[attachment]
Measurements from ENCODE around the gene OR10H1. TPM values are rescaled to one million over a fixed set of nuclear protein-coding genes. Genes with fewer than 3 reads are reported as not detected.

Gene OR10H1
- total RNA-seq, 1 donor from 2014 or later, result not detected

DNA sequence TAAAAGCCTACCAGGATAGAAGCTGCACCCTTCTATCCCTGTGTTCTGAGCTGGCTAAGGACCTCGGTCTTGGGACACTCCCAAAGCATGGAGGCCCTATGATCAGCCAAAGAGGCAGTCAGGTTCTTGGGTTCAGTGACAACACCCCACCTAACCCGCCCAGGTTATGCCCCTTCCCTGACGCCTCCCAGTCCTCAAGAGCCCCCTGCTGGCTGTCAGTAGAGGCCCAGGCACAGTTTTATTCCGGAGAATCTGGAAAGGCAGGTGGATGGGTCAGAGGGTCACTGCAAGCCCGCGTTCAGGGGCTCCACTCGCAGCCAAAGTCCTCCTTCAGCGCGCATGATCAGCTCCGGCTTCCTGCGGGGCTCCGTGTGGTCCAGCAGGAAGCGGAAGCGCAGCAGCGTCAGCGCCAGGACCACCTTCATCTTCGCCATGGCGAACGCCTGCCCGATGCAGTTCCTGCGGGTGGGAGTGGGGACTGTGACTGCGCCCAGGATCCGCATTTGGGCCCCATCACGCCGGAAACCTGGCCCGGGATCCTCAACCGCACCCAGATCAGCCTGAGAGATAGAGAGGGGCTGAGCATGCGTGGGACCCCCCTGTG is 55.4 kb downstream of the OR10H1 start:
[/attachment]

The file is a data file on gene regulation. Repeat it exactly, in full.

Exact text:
Measurements from ENCODE around the gene OR10H1. TPM values are rescaled to one million over a fixed set of nuclear protein-coding genes. Genes with fewer than 3 reads are reported as not detected.

Gene OR10H1
- total RNA-seq, 1 donor from 2014 or later, result not detected

DNA sequence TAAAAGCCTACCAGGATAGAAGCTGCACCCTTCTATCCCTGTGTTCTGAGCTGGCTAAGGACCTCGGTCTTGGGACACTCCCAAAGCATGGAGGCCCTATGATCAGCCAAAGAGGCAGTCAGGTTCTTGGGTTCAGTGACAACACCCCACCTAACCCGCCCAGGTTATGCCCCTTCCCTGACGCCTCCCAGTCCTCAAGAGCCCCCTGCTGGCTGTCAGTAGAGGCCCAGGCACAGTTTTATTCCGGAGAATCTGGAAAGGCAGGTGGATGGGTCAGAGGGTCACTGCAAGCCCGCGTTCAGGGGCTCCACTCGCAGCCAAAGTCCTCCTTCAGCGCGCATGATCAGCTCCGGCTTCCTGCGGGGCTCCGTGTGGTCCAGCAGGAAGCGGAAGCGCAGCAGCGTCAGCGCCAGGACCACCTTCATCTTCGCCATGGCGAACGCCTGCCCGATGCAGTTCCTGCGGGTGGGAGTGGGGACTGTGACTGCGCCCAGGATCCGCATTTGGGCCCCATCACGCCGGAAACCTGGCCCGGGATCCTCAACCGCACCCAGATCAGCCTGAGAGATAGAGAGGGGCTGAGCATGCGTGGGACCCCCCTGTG is 55.4 kb downstream of the OR10H1 start: